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This week's Remembrance Day ceremonies at my granddaughter's public school reminded me once again what most Canadians don't remember on Nov. 11. Of course we all give thanks to our troops past and present. But I wonder how many are incensed at the way the physical and psychological needs of today's soldiers are being neglected once they come back home. Some 152 Canadians have died in Afghanistan. Fully twenty times that number have returned alive but damaged.

The truth is that for most of us, whether we support or oppose Canadian participation, the Afghan war is a remote abstraction. Except for the tiny number who have enlisted and their families, the war touches no Canadian directly. Despite the extra costs of waging war, no extra contributions are asked of us, including those among us who keep getting richer and richer even as the war and recession continue. Imagine the heartfelt sacrifice Defence Minister Peter MacKay seems about to make on behalf of his boys and girls if, following Jim Prentice, he too jumps to Bay Street.

Not a single business person has stood up and offered to share the sacrifices of those noble soldiers they all support so patriotically. None is offering to take home a less staggering amount in earnings. Those powerful lobbies representing business interests have not demanded higher taxes from their members to help the government provide jobs and training and scholarships and homes and proper treatment for returning troops. In fact, as everyone knows, they very publicly demand the very opposite.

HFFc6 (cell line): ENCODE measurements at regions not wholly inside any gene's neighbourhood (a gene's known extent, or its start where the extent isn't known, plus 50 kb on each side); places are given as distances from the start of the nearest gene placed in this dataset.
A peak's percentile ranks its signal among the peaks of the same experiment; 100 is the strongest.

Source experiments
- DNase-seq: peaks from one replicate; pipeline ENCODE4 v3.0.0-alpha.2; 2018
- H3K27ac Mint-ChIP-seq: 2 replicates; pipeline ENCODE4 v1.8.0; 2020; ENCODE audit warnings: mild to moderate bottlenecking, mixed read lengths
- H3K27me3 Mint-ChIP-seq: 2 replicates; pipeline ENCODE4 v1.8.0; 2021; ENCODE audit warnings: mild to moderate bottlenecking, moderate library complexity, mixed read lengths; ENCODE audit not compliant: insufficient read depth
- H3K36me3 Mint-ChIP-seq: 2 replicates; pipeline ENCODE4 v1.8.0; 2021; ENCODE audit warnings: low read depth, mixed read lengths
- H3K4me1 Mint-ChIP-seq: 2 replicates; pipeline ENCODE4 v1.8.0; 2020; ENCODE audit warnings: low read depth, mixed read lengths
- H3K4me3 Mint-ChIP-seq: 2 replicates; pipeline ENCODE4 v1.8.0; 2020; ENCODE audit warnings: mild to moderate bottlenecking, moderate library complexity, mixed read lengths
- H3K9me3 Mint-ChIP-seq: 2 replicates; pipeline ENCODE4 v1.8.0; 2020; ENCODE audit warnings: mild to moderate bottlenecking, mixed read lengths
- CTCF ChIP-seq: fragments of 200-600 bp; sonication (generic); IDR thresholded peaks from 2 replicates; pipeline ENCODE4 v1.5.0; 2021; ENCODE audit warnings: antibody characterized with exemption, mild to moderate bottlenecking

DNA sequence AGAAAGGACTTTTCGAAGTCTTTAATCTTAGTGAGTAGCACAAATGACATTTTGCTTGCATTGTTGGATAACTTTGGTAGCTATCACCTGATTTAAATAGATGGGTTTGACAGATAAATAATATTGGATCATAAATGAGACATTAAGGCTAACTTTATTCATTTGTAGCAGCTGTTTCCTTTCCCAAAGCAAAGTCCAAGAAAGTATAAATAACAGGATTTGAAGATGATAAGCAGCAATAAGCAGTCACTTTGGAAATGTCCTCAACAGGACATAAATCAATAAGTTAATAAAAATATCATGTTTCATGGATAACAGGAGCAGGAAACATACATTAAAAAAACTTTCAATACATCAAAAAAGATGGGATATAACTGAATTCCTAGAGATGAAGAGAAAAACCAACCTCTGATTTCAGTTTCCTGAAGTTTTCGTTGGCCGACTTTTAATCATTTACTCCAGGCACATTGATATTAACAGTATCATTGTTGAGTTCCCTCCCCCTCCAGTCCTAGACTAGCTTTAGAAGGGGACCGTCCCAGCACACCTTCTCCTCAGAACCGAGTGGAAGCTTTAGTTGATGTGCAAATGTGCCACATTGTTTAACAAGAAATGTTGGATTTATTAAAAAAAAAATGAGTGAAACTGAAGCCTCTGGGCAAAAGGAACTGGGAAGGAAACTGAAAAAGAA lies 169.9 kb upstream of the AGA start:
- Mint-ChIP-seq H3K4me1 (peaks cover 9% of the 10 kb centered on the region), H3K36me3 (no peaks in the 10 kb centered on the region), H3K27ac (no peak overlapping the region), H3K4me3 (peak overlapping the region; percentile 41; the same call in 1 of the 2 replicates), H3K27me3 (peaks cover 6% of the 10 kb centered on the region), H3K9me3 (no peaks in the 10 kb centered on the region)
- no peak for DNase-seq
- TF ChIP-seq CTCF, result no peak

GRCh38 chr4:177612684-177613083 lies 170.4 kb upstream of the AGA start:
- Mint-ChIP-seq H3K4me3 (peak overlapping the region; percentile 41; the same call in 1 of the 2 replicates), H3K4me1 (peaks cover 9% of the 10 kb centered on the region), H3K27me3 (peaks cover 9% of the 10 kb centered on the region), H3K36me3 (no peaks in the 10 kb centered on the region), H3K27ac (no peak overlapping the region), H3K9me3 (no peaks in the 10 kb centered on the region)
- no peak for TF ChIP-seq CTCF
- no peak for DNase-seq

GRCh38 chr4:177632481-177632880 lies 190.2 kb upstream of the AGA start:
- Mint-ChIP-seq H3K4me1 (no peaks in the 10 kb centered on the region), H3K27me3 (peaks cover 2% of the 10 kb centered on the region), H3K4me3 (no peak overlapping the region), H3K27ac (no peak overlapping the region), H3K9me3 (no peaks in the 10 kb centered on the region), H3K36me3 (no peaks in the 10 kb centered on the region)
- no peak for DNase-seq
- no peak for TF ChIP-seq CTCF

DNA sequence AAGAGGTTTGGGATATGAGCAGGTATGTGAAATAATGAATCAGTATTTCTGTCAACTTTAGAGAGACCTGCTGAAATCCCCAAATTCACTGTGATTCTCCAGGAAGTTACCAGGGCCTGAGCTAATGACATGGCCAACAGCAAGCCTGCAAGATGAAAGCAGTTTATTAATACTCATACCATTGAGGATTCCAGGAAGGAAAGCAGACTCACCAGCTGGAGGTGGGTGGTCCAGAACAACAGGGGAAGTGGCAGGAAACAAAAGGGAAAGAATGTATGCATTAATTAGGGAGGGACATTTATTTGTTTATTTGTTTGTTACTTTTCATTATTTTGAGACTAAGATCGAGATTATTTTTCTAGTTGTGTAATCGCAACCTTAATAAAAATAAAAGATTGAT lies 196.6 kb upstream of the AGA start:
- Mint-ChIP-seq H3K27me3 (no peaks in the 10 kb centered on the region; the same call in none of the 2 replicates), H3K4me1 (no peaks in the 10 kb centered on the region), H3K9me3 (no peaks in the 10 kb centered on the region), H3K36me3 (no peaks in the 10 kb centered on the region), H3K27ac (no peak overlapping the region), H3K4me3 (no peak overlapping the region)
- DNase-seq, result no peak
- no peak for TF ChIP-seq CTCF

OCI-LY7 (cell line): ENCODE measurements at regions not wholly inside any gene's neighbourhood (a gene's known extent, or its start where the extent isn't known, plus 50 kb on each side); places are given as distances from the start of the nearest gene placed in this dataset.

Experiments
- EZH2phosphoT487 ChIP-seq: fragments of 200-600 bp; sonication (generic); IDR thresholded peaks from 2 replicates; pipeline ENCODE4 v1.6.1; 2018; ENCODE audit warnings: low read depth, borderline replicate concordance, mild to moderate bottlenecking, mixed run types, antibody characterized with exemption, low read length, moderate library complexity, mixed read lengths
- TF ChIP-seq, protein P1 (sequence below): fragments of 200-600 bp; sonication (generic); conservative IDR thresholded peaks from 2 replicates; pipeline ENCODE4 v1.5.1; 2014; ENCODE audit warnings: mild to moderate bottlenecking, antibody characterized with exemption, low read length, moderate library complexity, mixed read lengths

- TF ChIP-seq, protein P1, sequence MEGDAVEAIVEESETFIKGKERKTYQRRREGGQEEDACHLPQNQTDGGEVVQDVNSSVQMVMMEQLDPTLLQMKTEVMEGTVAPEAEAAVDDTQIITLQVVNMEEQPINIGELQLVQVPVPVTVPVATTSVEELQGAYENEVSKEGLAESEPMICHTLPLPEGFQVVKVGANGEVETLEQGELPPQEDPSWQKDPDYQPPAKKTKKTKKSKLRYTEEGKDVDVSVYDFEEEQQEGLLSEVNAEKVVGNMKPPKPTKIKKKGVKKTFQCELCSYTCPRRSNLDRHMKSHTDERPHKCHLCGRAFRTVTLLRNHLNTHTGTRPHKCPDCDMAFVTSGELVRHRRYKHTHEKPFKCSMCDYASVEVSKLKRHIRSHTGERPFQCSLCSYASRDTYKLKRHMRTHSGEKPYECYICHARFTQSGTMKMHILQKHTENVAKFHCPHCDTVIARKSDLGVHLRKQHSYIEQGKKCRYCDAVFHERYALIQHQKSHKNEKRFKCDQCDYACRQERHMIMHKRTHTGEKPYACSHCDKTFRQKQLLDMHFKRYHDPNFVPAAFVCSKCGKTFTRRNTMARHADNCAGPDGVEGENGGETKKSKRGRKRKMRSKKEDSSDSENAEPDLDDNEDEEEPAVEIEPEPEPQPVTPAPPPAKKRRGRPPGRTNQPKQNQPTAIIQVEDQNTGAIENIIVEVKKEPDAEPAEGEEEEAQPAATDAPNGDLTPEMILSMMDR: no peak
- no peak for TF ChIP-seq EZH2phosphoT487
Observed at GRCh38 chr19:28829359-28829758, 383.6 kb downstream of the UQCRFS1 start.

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Not only do our vets sacrifice alone, when they return home their sacrifices are somehow forgotten. Somehow, we're more committed to honouring them than to helping them. A Progressive Conservative member of the Ontario Legislature wants to honour our troops even more by giving the rest of us a statutory holiday every Remembrance Day. Hey, more time for shopping! But how does it honour wounded or traumatized returnees if they can't get the support they need and have earned?

The Royal Canadian Mint pays for an entire page in The Globe advertising its new commemorative poppy coin and its Remembrance Day collector cards. The cards sell for $9.95 (not $10?), half of which will go to the Military Families Fund. I first discovered this fund a year ago, on the eve of Remembrance Day 2009. An organization I'd never heard of called the True Patriot Love Foundation held a gala in Toronto to raise $2-million for this fund, which assists military families facing urgent financial need resulting from conditions of service.

The Chief of Defence Staff, General Walter Natynczyk, was there to tell the 1,700 glitterati that part of the foundation's mission was – what else? – "recognizing the sacrifices that our men and women in uniform and their families are making today." But no one at the Mint or at the gala seemed to ask the obvious question: Why should military families need private charity if they have issues arising from serving overseas? Two million dollars is chump change for any government. Stephen Harper's office alone now costs us $10-million a year. So why do our vets and their families need $2-million from private sources? What if they need more than $2-million? Why should the soldiers we honour so loudly be dependent on charity?